Only a handful of neonate (newborn) whale sharks have ever been reported, some from the bellies of oceanic mako and blue sharks, others from deep-water fisheries. Almost nothing is known about the early life stages of whale sharks.

Thanks to support from the Galapagos Conservation Trust and a private trust, this year we were able to bring together whale shark experts from all over the globe, a unique collaboration for a unique location,” added Green.

Dr. Brent Stewart of the Hubbs-SeaWorld Research Institute was one of the pioneers of whale shark tracking and has been studying whale sharks in waters around Kenya, the Maldives, Western Australia, the Philippines, Indonesia, and the Gulf of California. During the research cruise he attached long-term satellite tags to four female whale sharks. These tags will now provide information on movements for up to eight months.

We hope to document where these adult females travel and spend their time, how they interact with local and regional marine ecosystems, and perhaps too where they give birth and mate,” he remarked. The scientists also attached a further six short-term satellite tags and a custom camera tag.

Dr. Simon Pierce and Dr. Chris Rohner of the Marine Megafauna Foundation have been working with whale sharks internationally and are part of a global effort to maintain a photo database of individual whale sharks.

Whale sharks can be identified by the pattern of spots behind their gills, the equivalent of a human fingerprint. By submitting photos to www.whaleshark.org, an online collaboration system for whale shark researchers, we are documenting global connectivity between feeding sites along with the residency of sharks at particular favored areas,” explained Dr. Pierce. “Citizen science plays a key role in this effort, and any divers that have visited Galapagos can also submit their encounters to the global database,” added Rohner.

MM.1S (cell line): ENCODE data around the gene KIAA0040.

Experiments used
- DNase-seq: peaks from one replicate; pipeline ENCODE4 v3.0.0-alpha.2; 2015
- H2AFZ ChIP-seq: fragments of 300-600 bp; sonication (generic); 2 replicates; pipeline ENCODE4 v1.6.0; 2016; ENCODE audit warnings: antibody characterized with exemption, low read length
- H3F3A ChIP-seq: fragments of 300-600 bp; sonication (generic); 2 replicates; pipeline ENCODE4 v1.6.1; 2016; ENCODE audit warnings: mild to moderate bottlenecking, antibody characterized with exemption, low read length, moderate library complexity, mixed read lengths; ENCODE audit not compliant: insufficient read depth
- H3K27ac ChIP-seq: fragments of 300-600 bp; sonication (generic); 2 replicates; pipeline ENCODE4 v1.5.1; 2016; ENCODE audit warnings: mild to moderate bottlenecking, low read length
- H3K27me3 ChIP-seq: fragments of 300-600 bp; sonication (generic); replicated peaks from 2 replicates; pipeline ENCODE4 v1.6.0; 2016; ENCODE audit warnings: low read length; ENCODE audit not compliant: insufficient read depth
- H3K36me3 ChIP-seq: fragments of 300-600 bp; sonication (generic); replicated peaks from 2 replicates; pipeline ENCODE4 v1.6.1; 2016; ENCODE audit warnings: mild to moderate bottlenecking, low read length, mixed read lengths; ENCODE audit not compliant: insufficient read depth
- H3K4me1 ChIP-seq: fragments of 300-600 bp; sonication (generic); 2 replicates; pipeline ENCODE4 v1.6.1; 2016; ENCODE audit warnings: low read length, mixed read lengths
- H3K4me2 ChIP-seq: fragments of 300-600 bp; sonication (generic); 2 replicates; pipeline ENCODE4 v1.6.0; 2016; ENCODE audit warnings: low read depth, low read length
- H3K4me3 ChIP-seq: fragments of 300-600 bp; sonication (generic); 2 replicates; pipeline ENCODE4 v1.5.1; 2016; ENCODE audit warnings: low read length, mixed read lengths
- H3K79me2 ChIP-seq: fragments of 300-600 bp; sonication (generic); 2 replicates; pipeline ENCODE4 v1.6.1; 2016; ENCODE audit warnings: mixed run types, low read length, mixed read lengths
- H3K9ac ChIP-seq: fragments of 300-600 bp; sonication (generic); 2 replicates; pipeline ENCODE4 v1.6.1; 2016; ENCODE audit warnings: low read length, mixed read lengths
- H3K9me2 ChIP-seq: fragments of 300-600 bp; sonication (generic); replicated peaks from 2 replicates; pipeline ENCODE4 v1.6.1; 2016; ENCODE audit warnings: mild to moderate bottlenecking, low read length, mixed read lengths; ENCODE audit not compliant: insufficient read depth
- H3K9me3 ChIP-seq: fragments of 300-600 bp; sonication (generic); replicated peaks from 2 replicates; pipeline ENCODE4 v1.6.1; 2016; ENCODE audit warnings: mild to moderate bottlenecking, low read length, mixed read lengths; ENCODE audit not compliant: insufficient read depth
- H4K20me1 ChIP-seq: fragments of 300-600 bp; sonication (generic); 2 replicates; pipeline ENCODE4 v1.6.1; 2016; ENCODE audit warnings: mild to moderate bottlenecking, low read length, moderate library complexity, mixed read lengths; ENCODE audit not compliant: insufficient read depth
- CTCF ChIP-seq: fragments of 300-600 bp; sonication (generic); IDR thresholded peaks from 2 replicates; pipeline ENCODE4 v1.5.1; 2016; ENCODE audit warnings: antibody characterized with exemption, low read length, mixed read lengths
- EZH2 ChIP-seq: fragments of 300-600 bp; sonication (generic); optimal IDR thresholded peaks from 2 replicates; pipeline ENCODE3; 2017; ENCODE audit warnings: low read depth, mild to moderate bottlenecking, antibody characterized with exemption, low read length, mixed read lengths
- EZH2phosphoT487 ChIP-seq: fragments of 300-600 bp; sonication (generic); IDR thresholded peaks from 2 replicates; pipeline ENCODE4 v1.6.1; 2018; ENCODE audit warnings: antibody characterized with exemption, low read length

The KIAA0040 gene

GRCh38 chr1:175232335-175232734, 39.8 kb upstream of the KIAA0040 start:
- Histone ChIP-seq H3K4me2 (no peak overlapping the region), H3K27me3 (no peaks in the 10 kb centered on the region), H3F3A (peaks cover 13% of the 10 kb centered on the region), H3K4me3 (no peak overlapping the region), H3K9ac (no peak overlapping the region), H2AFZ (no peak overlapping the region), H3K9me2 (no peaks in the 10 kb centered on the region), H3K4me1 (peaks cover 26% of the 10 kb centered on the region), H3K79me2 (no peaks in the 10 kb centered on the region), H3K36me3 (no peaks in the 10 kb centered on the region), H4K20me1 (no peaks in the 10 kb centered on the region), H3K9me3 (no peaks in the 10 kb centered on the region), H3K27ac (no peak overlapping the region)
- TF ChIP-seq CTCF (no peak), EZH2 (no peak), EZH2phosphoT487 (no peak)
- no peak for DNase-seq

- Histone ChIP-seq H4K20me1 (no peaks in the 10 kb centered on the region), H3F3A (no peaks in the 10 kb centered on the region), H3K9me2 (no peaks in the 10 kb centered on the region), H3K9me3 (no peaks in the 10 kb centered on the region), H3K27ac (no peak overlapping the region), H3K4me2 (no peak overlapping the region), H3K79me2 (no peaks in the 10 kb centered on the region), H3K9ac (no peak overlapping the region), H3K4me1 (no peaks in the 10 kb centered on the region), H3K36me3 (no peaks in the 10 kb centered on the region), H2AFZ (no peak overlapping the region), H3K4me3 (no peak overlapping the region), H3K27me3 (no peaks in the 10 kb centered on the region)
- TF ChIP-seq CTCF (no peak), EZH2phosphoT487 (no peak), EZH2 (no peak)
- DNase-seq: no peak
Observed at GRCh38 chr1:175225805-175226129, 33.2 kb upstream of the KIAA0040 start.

By taking small skin samples from sharks, Galapagos-born biologist Leandro Vaca of Galapagos Science Center, Universidad San Francisco de Quito and Ph.D. candidate Clare Prebble from the Marine Megafauna Foundation hope to determine where the sharks are spending their time and what they eat.

The tissue samples can be analyzed for their stable isotope levels and fatty acid content, which can then be related back to plankton samples we took during the cruise at Darwin,” explained Vaca. “Unlike at other places where whale sharks are regularly seen, the sharks at Darwin have never been observed feeding. Using tiny pieces of skin, we can compare the sharks’ tissue composition with samples from Peru and other locations to reconstruct their movements between feeding and possible breeding or pupping areas,” added Prebble.